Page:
Before Watching Their Adaptations, Read These 10 Best Books

Before Watching Their Adaptations, Read These 10 Best Books ...

On a difficult day, you''ll want to sit in a comfy chair and read a book that teeters you to a different world: a world that isn''t yours, a world that doesn''t bother with your problems, and better yet, a world in which your favorite 300-page novel is divided into a three-hour film.

While the argument between the movie and the book discussion remains to be debated, there''s one thing for sure: it is almost always beneficial to read the book before you dive into the film. Not only does the book give you a sense of what you should expect, but you''re also able to compare your character''s perspectives to those seen in the film.


When Guinevere Beck enters the library he works at, Joe Goldberg does what he might do: he searches the name on her credit card. It''s easy to find her with her public accounts and endless tweeting. Joe is determined to make her fall in love with him constantly and controls her life from the moment he first meets her.

YOU is Caroline''s debut, a captivating tale of how dangerous we all are to stalking and manipulation. The book contains graphic violence and sex and is certainly not YA, as opposed to the show.

The Fault in Our Stars

Hazel has never been much but terminal despite her illness. When a girl meets a boy, the plot spins on its axis. Perhaps, it''s time to rewrite the stars and their stories.

Even the most heartfelt people are bawling their eyes out in the film, which includes the most parts of the book, but many scenes and characters are dropped due to time constraints, thus leaving the novel lacking the complete emotional impact.

Conversations With Friends

Frances Oliver, a twenty-one-year-old aspiring writer who pursues a life of the mind in a relationship with Bobbi, who never met his potential, and is married to Melissa, a journalist who invites Frances and Bobbi to their house. However, things begin to change when they form a strange, unexpected connection with a married couple.

Although the series is popular among audiences many, the book emphasizes the characters and provides a pleasing setting.

The Hunger Games

Panem''s war has forced civilians to send one boy and one girl between the ages of twelve and eighteen to compete in the Hunger Games, which is held annually, but she''s not ready to die. If Katness is to live, she must make choices that matter against humanity and love.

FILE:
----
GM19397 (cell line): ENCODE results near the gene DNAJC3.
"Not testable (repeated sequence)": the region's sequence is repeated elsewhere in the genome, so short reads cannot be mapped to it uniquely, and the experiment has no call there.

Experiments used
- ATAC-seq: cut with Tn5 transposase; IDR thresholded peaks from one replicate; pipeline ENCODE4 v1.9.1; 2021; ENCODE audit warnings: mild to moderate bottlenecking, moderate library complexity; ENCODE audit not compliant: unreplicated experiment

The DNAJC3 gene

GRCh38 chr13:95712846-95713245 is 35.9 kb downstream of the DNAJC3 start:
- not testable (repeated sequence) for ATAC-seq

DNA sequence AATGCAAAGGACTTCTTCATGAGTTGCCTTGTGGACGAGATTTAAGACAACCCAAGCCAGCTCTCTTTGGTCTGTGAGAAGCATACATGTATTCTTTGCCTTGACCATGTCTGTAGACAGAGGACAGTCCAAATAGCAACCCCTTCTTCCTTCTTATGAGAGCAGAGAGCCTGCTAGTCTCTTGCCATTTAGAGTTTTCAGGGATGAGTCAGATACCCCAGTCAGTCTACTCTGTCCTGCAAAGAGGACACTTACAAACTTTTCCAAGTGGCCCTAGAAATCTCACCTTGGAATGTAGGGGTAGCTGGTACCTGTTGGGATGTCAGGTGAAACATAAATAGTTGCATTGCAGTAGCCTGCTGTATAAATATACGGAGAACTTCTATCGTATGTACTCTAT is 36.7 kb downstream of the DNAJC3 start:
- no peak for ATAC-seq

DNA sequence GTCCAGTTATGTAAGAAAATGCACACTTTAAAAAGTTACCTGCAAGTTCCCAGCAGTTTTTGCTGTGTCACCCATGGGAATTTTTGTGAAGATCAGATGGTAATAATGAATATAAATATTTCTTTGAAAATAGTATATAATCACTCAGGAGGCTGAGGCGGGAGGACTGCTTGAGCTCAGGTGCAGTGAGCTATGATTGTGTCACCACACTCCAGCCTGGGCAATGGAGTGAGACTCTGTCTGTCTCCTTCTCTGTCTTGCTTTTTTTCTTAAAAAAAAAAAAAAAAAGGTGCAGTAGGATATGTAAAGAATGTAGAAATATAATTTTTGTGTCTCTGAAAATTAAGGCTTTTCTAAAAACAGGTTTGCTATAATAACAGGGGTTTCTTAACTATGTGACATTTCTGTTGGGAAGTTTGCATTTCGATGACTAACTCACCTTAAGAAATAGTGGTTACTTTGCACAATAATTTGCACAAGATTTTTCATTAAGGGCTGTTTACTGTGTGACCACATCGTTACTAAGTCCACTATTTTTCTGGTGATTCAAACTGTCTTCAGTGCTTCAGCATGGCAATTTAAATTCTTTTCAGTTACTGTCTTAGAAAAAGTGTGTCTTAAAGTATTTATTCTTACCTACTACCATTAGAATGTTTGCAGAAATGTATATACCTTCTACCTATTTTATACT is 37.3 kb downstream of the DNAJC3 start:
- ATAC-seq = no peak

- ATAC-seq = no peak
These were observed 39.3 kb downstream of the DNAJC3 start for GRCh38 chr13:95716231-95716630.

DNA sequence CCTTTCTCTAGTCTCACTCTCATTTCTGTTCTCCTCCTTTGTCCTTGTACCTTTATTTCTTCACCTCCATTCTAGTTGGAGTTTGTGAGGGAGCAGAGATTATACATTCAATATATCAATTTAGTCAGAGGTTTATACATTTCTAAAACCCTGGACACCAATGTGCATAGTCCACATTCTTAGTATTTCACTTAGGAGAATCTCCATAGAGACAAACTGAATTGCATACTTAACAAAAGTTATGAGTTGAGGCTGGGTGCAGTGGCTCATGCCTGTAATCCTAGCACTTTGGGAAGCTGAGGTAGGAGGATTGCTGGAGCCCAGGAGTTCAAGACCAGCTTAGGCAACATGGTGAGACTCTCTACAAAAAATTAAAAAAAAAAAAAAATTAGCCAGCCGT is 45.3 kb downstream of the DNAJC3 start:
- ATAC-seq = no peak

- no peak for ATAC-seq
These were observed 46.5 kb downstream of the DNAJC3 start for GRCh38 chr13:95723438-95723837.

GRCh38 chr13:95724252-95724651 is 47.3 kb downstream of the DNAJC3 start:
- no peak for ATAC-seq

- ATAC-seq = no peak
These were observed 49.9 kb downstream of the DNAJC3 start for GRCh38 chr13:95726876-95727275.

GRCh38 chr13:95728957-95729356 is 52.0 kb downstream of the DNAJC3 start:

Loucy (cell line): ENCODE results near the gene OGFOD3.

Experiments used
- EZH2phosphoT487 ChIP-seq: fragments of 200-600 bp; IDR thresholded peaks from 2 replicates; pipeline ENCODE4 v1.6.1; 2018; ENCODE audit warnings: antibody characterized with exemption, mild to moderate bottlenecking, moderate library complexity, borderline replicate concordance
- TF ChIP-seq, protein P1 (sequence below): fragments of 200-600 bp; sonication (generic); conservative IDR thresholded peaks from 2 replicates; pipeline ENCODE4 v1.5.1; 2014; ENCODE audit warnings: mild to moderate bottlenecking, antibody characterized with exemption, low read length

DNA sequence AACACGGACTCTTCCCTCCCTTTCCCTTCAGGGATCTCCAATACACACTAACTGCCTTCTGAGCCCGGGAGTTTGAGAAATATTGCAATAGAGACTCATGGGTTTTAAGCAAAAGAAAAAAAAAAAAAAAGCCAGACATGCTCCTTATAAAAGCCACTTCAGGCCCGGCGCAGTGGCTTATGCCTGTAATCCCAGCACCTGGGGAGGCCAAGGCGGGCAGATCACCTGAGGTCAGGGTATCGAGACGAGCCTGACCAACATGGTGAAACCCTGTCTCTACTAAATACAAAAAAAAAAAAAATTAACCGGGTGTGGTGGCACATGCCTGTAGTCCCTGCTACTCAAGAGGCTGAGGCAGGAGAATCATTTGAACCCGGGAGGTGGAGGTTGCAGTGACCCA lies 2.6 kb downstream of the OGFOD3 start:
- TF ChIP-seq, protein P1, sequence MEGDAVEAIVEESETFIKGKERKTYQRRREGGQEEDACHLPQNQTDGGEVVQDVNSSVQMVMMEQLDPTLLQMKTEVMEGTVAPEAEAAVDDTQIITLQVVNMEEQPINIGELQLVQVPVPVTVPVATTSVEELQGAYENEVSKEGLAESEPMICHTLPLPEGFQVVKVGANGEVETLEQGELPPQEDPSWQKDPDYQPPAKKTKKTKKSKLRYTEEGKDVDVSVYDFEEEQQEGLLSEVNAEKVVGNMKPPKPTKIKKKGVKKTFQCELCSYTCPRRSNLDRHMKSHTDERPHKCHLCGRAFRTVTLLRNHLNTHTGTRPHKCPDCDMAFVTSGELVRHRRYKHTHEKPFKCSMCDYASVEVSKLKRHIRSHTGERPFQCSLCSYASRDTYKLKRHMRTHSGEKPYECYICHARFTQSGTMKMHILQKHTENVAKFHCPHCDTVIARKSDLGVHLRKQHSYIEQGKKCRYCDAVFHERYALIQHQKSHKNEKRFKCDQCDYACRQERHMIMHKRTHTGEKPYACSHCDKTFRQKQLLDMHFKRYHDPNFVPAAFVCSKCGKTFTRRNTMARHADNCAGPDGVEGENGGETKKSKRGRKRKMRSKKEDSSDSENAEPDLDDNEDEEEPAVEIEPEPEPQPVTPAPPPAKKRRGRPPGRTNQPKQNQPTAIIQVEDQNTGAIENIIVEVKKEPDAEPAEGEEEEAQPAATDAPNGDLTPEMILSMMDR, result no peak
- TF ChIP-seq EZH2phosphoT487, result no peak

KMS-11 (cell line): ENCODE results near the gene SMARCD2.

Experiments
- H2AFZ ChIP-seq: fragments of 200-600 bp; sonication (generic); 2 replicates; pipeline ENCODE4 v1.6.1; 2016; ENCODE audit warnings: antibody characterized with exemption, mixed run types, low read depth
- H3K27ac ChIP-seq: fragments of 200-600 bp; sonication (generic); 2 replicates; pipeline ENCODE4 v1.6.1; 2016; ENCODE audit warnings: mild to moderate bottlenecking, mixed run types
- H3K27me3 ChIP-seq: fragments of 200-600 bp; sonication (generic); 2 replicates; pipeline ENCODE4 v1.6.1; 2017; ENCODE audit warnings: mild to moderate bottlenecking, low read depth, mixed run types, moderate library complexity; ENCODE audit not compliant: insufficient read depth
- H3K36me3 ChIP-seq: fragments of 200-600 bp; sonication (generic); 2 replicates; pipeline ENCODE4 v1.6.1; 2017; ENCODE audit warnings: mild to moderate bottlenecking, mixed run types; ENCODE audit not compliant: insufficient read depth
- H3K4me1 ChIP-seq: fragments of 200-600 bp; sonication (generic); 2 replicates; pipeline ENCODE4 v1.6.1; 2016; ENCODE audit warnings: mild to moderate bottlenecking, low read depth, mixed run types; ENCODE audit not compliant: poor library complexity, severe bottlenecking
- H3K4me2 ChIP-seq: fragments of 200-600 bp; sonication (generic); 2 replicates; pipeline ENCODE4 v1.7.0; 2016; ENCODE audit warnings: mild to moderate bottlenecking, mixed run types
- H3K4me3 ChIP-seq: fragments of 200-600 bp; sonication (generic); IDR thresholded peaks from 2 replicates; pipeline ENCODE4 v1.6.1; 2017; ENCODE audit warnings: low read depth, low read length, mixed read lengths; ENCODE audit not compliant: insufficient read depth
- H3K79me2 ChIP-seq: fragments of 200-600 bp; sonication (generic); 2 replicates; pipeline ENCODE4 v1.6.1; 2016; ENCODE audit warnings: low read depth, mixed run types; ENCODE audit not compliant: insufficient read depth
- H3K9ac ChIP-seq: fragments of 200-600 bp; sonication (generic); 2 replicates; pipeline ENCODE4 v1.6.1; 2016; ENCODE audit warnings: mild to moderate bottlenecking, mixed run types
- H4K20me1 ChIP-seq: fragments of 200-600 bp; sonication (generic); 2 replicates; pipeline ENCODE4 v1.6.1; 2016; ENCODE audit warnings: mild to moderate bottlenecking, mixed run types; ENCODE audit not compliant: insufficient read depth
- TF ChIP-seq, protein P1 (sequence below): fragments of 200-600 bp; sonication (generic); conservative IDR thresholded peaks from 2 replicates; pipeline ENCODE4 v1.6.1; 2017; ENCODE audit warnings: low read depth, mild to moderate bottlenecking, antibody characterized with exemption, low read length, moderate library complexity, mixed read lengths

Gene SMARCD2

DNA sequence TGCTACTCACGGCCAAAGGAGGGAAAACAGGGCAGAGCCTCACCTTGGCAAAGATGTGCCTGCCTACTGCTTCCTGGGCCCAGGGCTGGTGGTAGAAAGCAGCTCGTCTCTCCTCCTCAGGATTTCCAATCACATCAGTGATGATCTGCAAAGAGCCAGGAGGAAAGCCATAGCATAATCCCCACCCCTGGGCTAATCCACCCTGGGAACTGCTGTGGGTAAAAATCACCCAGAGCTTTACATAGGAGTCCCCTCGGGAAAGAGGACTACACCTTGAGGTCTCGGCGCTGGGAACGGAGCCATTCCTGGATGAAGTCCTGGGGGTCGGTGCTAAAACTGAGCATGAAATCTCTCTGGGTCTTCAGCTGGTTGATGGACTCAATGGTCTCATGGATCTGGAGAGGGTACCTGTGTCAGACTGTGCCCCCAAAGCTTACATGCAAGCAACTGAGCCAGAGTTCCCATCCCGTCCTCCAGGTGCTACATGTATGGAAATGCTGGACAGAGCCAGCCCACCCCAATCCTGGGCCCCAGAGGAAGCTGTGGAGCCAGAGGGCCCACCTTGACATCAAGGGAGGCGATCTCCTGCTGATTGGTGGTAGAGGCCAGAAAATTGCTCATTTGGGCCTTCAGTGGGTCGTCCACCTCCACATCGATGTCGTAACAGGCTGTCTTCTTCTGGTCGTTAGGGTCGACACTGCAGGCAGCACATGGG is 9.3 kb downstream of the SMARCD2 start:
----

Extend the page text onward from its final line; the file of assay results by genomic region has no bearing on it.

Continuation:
While the film establishes a fantastic setting, reading the book allows you to imagine the story''s origins before thinking about the protagonist.

Pride and Prejudice

Pride and Prejudice is a story about Elizabeth Bennett, a country gentleman''s daughter, and her beau Fitzwilliam Darcy, a wealthy aristocratic landowner who, from their first encounter, both possess too much "pride and prejudice." Through Elizabeth and Mr. Darcy''s love story, the story beautifully demonstrates how being a woman during the nineteenth century can be successful.

Although countless adaptations have been made on the film, it isn''t fair to say about the biases of gender and the struggle of discovering oneself Jane writes about. Pro Tip: Pride and Prejudice (2005) has been anonymously voted the best representation of Elizabeth and Darcy''s banter.

Love, Simon

Simon is a not-yet-out gay kid who prefers drama when it''s a part of the school musical. Nevertheless, a faulty email correspondence has the power to mess up everything for change-averse Simon. When the secret about his sexual identity is compromised, he must come out to his friends while keeping his anonymous (and uninteresting) friend''s identity a secret.

The film, titled Love, Simon, is a fantastic cast comedy that doesn''t depict Simon''s sexuality as a big deal, but plays it neatly. The book, although somewhat less on emotion, is superbly detailed and makes for a fantastic read.

The Perks of Being a Wallflower

Charlie is a high schooler who has never met, narrated by friends, and committed to going through it. Although Charlie''s diary entries give no indication of where he lives or even who he writes to, the world he shares is incredible. A touching masterpiece, The Perks of Being a Wallflower is more intimate than a diary and wraps around you like a hug.

The film captures every last drop of the plot''s narrative. Nevertheless, while reading the book and Charlie''s letters, the book''s reality is more accurate and tactile.

The Hating Game

Lucy Hutton has never met a man more flexibly, physically, than Joshua Templeman, the man she has leased an office with. When they meet up to fight for the same promotion, Lucy decides to embark on a ruthless battle of one-upmanship. However, when an innocent elevator ride ends with a profound kiss, Lucy is left contemplating their relationship.

In this rare case, the film lacks some significant emotional moments and Lucy''s fantastic monologues.


Heartstopper is the story of an openly gay high schooler Charlie Spring, who is attracted to Nick Nelson, his former partner, and "the straightest guy he''s ever seen." Despite his friends'' warnings, Charlie enters the crush, unlocking something in Nick he didn''t know existed.

The TV series has been reimagined to show Alice''s illustrations from the original graphic novel and is heavily centered around the plot without removing any important scenes. Despite its short appearance, the book also includes excellent illustrations, making the show even more memorable.

Shadow and Bone

Alina Starkov saves Ravka when her regiment is attacked on the Fold, and her best friend is brutally injured and is sent off to be trained as a member of the Grisha, the magical elite led by Darkling.

While the show is critically acclaimed, the books provide a unique background. The television series also makes a variety of changes to the original narrative, making''reading the Shadow and Bone books unavoidable.